14/08/2014 16:49 BST | Updated 22/05/2015 10:12 BST

Figuring Out Fatherhood: How Fortunate We Are

Figuring Out Fatherhood: How fortunate we are

I often complain about being a parent. It's the late nights and early mornings; the lack of free time to just wander down to the pub on a whim when it's a lovely spring evening; the way I have to mentally prepare myself for a few minutes before logging onto my online bank account and seeing just how much money I haven't got.

It's not just me, though: complaining about being a parent is something shared between every mother and father. Those who say that they never complain are - for want of a better word - liars.

Don't get me wrong: being a parent is rewarding, often wonderful - but always exhausting. And did I mention that bringing up a child costs a lot?!

But it's easy to forget just how privileged I am to be a father.

Recently, two very good friends of ours lost a baby shortly after he was born prematurely.

Their grief is unlike anything I've ever seen before. Their days, which were once spent decorating a nursery or browsing the shelves of maternity stores, are now spent mourning the loss of their baby in a house which is silent.

Not only are they mourning their baby, but they are mourning everything their baby could have been and could have done: his first steps, his first day at school, graduation from university...the day he gives them a grandchild.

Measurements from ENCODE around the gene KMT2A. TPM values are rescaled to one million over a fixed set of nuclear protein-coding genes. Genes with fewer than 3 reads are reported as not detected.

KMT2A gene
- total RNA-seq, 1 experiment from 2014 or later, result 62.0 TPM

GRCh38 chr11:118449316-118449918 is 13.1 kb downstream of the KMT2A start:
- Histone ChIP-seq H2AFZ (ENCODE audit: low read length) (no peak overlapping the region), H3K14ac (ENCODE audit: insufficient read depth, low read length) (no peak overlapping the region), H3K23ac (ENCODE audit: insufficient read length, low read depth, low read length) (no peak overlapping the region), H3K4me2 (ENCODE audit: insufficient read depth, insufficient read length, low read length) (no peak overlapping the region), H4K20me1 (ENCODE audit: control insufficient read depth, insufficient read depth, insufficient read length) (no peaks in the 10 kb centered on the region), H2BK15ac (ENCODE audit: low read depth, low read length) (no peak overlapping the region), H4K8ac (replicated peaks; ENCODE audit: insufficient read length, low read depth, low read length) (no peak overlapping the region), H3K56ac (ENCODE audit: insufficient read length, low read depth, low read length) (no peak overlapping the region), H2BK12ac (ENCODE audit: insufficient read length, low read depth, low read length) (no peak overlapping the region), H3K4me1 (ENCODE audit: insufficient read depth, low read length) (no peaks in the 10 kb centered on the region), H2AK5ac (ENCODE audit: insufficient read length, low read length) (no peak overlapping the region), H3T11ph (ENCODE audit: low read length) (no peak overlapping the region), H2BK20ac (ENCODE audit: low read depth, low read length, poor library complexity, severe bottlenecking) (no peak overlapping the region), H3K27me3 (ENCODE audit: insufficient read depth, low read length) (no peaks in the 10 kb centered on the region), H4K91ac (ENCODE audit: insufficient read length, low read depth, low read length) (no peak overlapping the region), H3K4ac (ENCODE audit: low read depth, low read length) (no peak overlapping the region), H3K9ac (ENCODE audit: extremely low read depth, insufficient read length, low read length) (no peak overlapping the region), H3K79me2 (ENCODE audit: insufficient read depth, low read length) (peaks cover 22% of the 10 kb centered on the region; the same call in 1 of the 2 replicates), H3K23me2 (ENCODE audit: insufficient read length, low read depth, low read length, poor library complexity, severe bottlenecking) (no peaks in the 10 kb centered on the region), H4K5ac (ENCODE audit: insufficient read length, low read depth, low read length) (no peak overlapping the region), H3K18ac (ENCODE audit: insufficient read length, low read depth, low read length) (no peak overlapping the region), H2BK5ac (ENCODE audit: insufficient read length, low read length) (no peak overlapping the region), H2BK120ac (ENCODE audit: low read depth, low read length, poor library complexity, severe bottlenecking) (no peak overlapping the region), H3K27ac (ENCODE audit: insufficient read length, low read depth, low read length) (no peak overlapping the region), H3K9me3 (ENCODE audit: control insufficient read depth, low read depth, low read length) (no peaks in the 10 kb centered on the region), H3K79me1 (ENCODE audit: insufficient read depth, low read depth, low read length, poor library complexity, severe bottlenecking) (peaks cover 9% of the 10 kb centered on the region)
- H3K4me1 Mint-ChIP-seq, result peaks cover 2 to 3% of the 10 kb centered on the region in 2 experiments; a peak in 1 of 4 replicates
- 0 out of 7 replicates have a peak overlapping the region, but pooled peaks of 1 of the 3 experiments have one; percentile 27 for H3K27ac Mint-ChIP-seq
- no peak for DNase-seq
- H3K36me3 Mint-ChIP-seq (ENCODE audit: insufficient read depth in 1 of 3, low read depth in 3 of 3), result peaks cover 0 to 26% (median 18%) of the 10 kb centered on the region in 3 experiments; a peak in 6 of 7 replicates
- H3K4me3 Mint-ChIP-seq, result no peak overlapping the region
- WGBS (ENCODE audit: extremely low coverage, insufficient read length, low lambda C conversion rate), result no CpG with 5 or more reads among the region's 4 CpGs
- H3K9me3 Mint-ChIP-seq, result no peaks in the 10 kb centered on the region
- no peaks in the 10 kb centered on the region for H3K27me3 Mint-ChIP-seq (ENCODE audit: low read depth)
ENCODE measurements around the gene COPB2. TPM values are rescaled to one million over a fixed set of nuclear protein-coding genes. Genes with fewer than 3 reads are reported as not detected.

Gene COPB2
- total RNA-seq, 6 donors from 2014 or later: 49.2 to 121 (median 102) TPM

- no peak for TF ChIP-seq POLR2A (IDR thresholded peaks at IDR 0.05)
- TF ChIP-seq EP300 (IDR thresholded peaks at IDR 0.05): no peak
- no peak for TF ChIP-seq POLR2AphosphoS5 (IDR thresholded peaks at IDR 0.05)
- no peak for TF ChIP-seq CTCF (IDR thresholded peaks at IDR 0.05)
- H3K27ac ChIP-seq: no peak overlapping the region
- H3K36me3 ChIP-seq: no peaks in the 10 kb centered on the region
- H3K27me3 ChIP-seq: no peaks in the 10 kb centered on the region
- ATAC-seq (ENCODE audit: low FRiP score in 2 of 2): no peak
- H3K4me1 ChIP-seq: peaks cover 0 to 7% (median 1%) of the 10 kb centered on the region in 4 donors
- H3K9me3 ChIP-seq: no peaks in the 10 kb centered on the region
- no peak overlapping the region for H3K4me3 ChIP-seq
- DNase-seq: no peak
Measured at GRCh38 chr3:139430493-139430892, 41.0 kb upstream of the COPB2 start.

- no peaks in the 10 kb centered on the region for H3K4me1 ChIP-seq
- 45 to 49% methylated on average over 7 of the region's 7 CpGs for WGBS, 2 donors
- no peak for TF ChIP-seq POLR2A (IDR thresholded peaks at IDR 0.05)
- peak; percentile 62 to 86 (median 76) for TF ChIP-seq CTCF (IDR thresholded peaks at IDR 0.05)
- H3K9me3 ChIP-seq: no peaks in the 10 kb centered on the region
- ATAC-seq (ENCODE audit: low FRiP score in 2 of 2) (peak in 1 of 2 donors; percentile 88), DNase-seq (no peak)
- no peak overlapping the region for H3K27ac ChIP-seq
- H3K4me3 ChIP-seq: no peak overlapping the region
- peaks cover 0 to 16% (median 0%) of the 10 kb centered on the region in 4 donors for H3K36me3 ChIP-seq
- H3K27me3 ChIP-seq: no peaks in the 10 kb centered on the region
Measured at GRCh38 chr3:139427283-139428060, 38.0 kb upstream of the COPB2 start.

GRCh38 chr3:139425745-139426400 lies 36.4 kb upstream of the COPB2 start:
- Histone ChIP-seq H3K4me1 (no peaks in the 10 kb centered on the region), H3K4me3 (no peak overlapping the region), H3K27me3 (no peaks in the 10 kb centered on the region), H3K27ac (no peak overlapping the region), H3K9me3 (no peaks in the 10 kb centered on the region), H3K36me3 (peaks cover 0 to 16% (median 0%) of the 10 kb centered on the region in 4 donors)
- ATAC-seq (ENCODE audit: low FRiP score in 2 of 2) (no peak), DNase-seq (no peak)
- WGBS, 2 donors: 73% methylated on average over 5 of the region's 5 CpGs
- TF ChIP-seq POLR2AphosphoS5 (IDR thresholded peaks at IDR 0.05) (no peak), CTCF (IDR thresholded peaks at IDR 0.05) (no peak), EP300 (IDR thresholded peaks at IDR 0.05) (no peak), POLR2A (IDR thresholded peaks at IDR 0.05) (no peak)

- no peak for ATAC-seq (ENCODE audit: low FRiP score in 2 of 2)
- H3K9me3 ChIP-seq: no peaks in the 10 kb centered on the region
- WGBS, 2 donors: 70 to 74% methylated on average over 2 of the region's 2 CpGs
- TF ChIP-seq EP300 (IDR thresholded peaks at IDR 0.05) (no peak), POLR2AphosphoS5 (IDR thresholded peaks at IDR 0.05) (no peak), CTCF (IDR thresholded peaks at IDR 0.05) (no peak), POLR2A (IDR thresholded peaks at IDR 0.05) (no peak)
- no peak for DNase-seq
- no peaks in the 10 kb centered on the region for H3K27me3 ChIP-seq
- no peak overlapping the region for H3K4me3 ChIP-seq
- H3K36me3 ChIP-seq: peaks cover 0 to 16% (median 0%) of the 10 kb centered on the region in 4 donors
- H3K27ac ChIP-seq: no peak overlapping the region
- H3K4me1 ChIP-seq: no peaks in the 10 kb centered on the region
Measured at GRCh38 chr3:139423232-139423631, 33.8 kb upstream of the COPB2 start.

The funeral service was heartbreaking, the coffin so small. As the grief-stricken parents clutched each other at their son's graveside you could clearly see that they would have given anything to be woken by his cries in the night, to experience the difficulties of potty training, to have no spare time or no money, because it would mean they had a child they could hold, instead of one who they had to say goodbye to.


I can be almost certain that I was not the only parent who held their child a little closer - and for a little longer - on the evening of the funeral. It is so easy to see the negatives of parenting that I think sometimes we miss the glaring positive: that we are parents in the first place.


Ultimately, I hope that in realising this I can become a better father, that next time I will bite my tongue if my sons are being rowdy, or not consider it such a terrible thing if my eight-month-old daughter is sick all down her new dress; because it is likely that somewhere, not far away, is a person who would give anything to be as fortunate as I am.